Tony winner and former San Diegan Bartlett Sher answers five questions about incoming ‘My Fair Lady’ tour
After shuttering for the pandemic, the revived Lincoln Center Theater-sponsored tour arrives in San Diego on Tuesday
For many years, Bartlett Sher has been one of most respected theater directors in the country. He has Tony, Drama Desk, Outer Critics Circle and Obie awards to his credit, is the resident director of Lincoln Center Theater in New York and he directed the highest-grossing play in Broadway history, “To Kill a Mockingbird.”
But long before all that, Sher was a young and hungry artist-for-hire who got his professional start in theater in San Diego in the 1980s. In an interview Monday about one of his most recent projects — the relaunched national tour of Lincoln Center’s “My Fair Lady,” which arrives Tuesday at the San Diego Civic Theatre — Sher had some questions of his own.
Before talking about his Tony-nominated revival of the 1956 Jay Lerner and Frederick Loewe musical, Sher wanted to know how San Diego’s small theater companies are doing these days and which local critics are still reviewing. After catching up on the local news, he talked about the tour, which was based on a Lincoln Center production he directed in 2018 that played 509 performances before closing in July 2019. The national tour launched in December 2019, shut down in March 2020 for a pandemic break and returned to the road in September. Here are five questions with Sher:
Q: Your Lincoln Center production of “My Fair Lady” was hailed by critics for putting Eliza Doolittle at the center of the story rather than her linguistics coach Henry Higgins. How did you come up with that?
A: I didn’t really come up with that idea, I just took the story back to its source. It was based on George Bernard Shaw’s (1913) play “Pygmalion,” which was his own version of feminism at the time and an analysis of class and language and how it was used to oppress and hold down people. It was in the writing all along. It’s a pretty brilliant piece of writing.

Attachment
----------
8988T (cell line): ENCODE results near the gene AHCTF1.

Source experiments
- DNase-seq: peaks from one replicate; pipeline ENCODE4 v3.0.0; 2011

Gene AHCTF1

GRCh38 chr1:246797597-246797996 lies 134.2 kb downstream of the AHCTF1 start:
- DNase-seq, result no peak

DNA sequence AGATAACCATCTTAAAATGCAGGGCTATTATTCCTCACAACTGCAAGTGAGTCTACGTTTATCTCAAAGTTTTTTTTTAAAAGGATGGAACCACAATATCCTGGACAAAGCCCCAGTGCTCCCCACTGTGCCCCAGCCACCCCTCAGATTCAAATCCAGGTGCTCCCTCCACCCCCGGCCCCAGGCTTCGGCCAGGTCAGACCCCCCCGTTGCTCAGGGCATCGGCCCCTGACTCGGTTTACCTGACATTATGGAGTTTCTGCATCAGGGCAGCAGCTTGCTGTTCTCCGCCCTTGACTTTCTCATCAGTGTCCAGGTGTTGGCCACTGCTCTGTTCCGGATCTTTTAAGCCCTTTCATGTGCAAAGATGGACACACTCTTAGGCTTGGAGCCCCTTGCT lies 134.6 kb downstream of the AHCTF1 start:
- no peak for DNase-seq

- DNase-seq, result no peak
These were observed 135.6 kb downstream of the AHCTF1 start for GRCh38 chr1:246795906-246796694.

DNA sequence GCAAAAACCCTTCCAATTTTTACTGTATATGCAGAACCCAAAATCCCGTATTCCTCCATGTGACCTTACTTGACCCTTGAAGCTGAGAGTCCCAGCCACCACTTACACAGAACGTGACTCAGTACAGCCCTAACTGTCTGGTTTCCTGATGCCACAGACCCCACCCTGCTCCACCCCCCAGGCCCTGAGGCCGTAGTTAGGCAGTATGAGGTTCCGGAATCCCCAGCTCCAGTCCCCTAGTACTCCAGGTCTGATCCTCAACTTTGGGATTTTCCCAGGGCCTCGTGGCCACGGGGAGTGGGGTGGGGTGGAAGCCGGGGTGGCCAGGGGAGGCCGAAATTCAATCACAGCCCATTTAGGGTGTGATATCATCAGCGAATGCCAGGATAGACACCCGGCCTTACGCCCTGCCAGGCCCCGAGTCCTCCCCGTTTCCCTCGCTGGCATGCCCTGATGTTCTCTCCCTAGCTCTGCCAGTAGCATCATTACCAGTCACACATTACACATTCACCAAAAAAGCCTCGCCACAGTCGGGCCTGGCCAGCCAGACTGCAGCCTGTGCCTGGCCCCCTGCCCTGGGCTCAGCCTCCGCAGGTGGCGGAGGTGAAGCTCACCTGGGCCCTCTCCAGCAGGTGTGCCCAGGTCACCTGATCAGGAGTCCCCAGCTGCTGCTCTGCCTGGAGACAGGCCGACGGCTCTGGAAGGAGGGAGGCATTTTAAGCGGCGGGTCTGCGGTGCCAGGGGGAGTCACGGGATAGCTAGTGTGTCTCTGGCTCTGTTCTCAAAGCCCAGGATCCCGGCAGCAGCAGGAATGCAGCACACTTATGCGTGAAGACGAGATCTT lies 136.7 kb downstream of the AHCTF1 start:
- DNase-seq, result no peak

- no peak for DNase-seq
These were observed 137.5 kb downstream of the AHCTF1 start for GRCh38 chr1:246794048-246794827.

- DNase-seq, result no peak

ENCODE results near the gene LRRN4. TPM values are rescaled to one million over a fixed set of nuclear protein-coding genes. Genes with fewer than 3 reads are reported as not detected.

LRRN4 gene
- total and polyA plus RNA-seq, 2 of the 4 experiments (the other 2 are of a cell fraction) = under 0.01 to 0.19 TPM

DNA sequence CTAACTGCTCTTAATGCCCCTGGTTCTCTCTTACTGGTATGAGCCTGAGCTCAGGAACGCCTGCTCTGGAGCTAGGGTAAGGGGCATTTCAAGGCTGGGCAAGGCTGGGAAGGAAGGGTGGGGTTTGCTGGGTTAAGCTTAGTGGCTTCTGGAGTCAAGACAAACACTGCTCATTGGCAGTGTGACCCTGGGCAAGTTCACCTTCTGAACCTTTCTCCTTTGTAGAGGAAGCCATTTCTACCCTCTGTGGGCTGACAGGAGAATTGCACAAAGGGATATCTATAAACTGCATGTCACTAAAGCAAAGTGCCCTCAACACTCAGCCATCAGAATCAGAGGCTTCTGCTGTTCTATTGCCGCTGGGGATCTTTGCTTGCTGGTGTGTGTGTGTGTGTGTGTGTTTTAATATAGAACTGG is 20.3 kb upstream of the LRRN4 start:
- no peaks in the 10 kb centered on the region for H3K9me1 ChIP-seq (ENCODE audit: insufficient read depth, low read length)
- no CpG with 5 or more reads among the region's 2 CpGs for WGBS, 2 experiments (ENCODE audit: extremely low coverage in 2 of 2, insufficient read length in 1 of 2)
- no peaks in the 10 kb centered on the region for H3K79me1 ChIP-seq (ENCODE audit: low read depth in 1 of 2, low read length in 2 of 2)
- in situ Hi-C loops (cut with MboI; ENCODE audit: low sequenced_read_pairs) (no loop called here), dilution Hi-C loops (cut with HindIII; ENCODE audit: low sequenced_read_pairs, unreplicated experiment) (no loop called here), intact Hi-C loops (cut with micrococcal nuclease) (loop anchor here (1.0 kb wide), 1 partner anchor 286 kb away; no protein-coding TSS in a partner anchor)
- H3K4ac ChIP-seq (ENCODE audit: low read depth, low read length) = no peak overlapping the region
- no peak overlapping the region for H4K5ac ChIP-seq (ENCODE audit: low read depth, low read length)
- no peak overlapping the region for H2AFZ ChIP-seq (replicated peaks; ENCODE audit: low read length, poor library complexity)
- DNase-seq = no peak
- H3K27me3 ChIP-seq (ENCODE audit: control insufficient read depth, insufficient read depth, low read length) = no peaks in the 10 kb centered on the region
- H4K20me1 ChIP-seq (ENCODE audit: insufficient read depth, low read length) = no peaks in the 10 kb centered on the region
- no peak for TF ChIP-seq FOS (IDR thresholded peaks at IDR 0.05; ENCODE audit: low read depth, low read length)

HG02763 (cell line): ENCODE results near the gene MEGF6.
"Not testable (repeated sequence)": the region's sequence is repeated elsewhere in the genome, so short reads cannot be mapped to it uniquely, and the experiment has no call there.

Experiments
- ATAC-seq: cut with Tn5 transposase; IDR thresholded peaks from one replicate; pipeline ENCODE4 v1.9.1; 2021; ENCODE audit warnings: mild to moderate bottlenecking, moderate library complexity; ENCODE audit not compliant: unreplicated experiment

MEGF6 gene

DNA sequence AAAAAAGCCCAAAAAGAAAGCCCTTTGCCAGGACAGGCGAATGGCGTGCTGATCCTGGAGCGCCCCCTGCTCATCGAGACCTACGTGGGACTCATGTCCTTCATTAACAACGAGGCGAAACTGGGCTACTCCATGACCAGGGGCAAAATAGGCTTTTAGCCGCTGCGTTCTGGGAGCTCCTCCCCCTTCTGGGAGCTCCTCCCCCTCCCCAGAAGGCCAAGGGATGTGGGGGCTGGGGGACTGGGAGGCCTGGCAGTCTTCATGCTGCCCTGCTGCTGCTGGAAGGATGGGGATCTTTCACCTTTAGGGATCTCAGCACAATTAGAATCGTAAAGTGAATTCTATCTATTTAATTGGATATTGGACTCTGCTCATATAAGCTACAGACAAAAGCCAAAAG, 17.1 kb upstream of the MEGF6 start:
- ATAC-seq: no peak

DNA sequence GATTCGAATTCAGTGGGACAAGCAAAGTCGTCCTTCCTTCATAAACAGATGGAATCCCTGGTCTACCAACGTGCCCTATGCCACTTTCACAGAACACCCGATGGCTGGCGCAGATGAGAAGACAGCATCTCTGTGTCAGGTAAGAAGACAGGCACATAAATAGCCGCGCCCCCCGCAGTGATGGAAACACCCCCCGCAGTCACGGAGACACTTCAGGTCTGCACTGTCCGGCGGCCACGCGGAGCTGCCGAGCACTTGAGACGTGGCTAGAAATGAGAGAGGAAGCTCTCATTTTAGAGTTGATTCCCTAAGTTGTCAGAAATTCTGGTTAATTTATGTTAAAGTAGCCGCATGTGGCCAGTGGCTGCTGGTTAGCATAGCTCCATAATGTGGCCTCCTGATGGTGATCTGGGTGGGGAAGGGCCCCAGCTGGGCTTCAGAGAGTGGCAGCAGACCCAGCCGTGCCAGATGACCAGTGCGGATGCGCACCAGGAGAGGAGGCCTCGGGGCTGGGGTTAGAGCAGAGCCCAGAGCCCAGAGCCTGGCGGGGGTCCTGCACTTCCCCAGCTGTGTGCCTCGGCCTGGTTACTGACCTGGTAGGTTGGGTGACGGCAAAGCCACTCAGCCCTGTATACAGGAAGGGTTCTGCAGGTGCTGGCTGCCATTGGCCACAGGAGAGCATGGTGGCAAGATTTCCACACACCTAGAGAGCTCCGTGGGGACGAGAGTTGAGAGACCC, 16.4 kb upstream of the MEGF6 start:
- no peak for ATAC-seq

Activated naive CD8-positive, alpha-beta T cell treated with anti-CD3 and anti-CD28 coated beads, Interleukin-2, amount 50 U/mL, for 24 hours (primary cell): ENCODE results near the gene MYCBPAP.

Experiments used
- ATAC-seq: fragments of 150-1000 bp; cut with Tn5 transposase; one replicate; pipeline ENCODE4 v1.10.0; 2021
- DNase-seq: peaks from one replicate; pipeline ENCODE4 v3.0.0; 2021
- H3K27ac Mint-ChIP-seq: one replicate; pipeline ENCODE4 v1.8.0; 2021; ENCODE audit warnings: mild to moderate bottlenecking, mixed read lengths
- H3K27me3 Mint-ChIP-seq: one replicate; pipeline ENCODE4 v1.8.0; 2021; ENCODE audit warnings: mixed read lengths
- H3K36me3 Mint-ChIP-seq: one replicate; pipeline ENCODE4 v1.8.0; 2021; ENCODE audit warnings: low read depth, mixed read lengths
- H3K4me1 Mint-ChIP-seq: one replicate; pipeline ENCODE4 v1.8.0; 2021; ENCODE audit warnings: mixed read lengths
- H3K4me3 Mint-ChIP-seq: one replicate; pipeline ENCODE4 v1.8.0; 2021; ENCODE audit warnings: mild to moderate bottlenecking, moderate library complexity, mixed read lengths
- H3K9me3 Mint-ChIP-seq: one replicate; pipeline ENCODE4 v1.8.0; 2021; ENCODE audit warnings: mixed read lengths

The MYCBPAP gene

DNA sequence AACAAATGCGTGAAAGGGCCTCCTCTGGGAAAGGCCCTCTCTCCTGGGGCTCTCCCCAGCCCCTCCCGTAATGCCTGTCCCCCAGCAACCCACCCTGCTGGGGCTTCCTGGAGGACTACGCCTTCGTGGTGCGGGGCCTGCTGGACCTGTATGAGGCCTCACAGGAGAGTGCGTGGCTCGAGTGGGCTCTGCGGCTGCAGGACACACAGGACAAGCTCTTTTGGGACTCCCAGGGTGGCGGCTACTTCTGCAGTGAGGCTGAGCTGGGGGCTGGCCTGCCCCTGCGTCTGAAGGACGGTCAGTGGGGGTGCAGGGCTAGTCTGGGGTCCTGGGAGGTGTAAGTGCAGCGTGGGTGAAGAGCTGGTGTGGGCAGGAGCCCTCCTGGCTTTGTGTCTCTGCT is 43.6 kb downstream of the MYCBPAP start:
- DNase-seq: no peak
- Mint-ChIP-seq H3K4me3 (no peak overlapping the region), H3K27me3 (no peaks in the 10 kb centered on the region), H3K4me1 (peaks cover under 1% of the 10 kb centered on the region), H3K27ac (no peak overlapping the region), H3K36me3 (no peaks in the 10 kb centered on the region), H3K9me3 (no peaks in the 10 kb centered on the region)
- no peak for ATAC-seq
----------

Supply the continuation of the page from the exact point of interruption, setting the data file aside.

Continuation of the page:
Q: There’s always been some ambiguity over whether Professor Higgins and Eliza end up together at the end, even though there’s no romantic relationship in Shaw’s book. What changed?
A: The musical was taken from the 1938 film with Leslie Howard and Wendy Hiller, for which Shaw wrote and won the Oscar for that screenplay. Hollywood changed the ending (to suggest they’re attracted to one another). The people who made the musical had the rights to the 1938 film and that’s when they developed this older man-younger woman thing in the musical. That wasn’t the way the play was written. Leslie Howard was very young in the film, and he and Wendy seemed the same age. But then when Rex Harrison got hold of the role (in the 1964 film with Audrey Hepburn), they had to rethink it because of their age difference.
Q: So do you think Eliza would have come back to Higgins in the end?
A: Shaw was influenced by Henrik Ibsen’s “A Doll’s House.” She would leave. The real conditions for women in the 19th century were incredibly oppressive. Women had no options if they were a flower girl with the wrong accent. We reinvented the ending, and we reinvented the nature of the whole relationships.
Q: While most of the major productions and tours have faithfully re-created Cecil Beaton’s costumes that Audrey Hepburn wore in the 1964 film, you did not. Why?
A: Cecil Beaton and (film director) George Cukor were extraordinary artists and their work is indelible and unforgettable. There’s no point in competing with Beaton. We had to build a world with Catherine Zuber, my very often Tony-nominated and -winning costume designer, to rethink the clothes and play in terms of class and position and give it a very different look.
Q: Tell me about Shereen Ahmed, who plays Eliza Doolittle on the tour?
A: Shereen is an extraordinary young Egyptian actress who manifests all the feelings of not being part of a larger majority of the culture. She’s an incredible artist.
‘My Fair Lady’
When: 7 p.m. Tuesday and Wednesday. 7:30 p.m. Thursday. 7:30 p.m. Friday. 2 and 7:30 p.m. Saturday. 1 and 6:30 p.m. Dec. 5.
Where: San Diego Civic Theatre, 1100 Third Ave., San Diego.
Tickets: $35.50 and up
COVID protocol: Proof of full vaccination required or negative COVID-19 PCR test within 72 hours of showtime or rapid antigen test performed by a medical professional within 12 hours of showtime. Masks required indoors.
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